Specification to biomineralization: Following a single cell type as it constructs a skeleton

Lyons, DC, Martik ML, Saunders LR, McClay DR.  2014.  Specification to biomineralization: Following a single cell type as it constructs a skeleton. Integrative and Comparative Biology. 54:723-733.

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beta-catenin, gastrulation, gene regulatory network, ingression, morphogenesis, oral-aboral axis, primary mesenchyme cells, sea-urchin embryo, Small micromeres, thin filopodia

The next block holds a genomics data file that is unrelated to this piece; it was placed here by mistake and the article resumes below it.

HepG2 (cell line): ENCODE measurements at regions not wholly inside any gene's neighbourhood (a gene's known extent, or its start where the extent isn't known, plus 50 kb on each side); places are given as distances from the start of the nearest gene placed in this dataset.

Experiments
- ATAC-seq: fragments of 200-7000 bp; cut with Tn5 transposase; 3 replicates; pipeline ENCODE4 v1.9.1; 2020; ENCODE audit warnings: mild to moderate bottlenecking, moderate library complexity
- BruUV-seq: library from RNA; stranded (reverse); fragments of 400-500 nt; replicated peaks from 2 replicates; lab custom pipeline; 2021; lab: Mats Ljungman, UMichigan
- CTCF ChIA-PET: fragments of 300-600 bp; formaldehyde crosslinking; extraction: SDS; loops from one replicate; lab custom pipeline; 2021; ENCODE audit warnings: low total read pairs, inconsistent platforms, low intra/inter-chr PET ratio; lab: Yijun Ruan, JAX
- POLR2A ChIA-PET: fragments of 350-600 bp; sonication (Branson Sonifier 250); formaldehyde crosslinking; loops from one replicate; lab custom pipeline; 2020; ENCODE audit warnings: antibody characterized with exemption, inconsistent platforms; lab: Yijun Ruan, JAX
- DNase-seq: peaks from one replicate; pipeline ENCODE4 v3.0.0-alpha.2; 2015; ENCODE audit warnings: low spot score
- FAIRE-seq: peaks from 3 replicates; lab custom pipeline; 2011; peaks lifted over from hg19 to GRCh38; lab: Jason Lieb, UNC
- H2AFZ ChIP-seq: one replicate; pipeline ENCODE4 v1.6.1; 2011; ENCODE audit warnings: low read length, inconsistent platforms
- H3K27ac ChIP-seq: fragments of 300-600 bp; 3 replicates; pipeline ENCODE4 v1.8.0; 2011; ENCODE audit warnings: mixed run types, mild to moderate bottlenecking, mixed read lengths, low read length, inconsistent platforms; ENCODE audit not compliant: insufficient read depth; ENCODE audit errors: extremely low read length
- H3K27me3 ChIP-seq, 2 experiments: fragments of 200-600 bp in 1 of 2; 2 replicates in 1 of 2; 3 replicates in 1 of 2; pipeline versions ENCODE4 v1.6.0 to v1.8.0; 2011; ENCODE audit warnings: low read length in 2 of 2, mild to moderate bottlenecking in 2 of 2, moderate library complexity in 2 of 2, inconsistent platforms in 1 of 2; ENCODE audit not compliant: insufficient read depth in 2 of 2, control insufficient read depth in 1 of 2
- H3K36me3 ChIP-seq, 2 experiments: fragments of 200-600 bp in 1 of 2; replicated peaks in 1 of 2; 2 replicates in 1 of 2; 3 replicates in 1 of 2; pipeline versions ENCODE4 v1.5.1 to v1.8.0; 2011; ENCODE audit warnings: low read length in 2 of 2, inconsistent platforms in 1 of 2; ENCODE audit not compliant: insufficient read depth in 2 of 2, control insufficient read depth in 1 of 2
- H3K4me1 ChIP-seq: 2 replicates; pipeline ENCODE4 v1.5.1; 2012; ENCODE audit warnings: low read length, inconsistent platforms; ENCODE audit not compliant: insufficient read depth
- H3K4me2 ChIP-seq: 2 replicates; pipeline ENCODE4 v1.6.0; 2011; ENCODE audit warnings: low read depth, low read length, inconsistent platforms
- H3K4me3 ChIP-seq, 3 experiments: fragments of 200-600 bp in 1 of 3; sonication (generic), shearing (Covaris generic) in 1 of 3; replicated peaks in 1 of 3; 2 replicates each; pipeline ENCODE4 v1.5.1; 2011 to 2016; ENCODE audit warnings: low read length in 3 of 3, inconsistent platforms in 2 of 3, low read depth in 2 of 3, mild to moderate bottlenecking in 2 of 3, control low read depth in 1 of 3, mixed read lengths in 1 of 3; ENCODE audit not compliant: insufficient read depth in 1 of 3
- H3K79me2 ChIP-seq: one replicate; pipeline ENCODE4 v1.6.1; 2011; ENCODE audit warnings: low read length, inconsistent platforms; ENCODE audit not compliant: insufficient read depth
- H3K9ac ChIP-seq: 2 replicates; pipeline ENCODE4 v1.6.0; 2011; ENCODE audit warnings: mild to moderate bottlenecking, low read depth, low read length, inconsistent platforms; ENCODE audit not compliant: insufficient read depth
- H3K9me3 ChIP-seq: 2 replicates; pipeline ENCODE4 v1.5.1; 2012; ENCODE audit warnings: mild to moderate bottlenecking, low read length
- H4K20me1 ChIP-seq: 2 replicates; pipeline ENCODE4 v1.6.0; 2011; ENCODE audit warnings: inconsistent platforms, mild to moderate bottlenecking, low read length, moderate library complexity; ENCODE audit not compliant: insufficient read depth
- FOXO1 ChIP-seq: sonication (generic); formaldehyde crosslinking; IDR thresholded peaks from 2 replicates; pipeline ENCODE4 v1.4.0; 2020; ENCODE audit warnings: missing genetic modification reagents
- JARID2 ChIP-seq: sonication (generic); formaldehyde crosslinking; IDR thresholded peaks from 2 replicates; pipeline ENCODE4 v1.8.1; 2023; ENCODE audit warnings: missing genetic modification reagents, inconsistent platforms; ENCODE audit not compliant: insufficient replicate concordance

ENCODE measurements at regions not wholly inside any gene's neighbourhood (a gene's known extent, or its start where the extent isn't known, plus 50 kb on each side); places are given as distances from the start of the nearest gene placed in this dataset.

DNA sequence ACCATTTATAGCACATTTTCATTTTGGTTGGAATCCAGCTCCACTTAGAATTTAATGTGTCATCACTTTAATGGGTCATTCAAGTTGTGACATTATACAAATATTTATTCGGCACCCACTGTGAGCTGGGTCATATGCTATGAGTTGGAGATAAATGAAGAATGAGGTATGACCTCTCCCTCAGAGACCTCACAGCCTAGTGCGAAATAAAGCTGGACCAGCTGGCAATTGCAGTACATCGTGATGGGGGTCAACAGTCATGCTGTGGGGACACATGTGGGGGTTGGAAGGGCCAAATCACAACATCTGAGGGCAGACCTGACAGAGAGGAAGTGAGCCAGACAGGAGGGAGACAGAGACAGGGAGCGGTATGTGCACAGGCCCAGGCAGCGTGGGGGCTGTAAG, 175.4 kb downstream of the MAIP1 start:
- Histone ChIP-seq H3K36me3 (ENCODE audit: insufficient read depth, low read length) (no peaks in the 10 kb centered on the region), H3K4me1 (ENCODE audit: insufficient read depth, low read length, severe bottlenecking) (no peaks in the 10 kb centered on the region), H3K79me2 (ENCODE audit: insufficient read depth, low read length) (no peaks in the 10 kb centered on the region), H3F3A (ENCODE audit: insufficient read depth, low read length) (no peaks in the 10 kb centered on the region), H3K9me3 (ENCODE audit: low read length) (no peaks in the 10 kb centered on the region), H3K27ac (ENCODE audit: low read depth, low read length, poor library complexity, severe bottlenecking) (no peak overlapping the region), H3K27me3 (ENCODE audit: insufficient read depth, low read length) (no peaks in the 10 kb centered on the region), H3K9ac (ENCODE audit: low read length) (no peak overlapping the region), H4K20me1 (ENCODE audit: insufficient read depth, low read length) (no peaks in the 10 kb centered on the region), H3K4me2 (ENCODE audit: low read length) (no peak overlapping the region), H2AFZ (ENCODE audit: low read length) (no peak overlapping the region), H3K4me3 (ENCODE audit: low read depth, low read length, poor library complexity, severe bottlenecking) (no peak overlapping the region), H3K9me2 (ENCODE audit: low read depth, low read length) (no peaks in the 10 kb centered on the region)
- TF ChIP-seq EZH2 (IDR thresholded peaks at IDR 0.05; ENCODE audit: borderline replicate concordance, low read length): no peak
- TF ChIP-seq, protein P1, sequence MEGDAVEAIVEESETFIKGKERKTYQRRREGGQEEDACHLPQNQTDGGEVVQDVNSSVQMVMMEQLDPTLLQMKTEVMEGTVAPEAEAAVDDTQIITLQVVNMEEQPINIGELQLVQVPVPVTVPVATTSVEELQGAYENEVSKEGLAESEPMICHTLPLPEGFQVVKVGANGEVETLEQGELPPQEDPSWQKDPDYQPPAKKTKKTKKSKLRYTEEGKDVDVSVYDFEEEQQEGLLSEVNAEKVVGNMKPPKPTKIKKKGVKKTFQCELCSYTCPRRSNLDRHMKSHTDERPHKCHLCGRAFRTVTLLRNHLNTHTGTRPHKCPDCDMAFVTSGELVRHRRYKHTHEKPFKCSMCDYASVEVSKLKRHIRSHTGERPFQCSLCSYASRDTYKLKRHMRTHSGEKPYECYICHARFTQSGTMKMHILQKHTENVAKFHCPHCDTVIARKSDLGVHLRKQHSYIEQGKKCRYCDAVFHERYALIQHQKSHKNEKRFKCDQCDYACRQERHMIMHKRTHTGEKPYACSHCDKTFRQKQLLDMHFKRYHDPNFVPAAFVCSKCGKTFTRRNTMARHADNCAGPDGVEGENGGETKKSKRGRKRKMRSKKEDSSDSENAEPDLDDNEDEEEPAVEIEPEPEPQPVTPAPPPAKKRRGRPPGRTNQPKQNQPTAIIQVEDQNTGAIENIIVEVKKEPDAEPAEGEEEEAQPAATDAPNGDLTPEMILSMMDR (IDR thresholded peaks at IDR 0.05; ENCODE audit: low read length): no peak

The sea urchin larva is shaped by a calcite endoskeleton. That skeleton is built by 64 primary mesenchyme cells (PMCs) in Lytechinus variegatus. The PMCs originate as micromeres due to an unequal fourth cleavage in the embryo. Micromeres are specified in a well-described molecular sequence and enter the blastocoel at a precise time using a classic epithelial-mesenchymal transition. To make the skeleton, the PMCs receive signaling inputs from the overlying ectoderm, which provides positional information as well as control of the growth of initial skeletal tri-radiates. The patterning of the skeleton is the result both of autonomous inputs from PMCs, including production of proteins that are included in the skeletal matrix, and of non-autonomous dynamic information from the ectoderm. Here, we summarize the wealth of information known about how a PMC contributes to the skeletal structure. The larval skeleton is a model for understanding how information encoded in DNA is translated into a three-dimensional crystalline structure.